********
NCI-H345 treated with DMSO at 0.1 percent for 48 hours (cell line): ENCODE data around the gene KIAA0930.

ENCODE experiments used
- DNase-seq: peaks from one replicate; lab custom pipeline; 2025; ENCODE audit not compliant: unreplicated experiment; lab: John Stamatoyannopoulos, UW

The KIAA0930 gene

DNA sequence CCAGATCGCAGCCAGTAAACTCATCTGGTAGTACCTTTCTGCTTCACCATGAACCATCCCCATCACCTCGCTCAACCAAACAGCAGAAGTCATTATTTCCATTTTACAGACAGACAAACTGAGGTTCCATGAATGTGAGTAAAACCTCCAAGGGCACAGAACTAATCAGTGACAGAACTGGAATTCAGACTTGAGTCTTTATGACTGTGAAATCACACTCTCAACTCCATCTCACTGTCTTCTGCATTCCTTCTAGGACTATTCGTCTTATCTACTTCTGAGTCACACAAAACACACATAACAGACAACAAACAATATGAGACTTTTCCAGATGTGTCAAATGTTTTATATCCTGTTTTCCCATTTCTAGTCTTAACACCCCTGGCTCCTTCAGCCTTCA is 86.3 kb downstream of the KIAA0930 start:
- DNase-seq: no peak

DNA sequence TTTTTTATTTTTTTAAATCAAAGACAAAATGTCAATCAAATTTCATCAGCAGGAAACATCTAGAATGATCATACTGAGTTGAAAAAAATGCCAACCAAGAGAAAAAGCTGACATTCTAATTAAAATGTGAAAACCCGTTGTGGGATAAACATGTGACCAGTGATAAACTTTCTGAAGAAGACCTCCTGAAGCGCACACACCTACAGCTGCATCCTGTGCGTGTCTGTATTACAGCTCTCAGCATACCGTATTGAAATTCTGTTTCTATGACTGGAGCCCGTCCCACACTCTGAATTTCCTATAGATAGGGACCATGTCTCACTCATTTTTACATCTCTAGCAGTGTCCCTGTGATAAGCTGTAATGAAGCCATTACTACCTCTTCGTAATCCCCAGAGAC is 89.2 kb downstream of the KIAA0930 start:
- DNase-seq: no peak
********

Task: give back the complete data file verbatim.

NCI-H345 treated with DMSO at 0.1 percent for 48 hours (cell line): ENCODE data around the gene KIAA0930.

ENCODE experiments used
- DNase-seq: peaks from one replicate; lab custom pipeline; 2025; ENCODE audit not compliant: unreplicated experiment; lab: John Stamatoyannopoulos, UW

The KIAA0930 gene

DNA sequence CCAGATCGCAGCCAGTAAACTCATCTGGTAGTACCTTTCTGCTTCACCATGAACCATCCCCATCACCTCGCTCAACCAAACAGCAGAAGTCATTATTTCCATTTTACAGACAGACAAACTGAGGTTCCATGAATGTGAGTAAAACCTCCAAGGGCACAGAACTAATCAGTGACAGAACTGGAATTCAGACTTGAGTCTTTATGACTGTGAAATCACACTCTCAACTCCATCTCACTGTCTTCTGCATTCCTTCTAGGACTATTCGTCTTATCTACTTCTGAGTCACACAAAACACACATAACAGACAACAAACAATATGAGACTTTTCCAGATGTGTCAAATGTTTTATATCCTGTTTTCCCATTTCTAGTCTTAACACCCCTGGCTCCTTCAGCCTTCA is 86.3 kb downstream of the KIAA0930 start:
- DNase-seq: no peak

DNA sequence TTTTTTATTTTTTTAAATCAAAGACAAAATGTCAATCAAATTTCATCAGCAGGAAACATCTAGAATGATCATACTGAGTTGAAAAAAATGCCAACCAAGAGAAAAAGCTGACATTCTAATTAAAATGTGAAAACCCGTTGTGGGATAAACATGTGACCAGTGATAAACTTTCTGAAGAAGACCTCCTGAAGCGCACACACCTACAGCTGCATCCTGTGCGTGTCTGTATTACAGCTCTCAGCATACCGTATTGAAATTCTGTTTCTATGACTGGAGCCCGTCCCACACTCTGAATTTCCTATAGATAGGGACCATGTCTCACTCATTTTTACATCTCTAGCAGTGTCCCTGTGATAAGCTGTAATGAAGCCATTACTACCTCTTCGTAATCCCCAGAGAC is 89.2 kb downstream of the KIAA0930 start:
- DNase-seq: no peak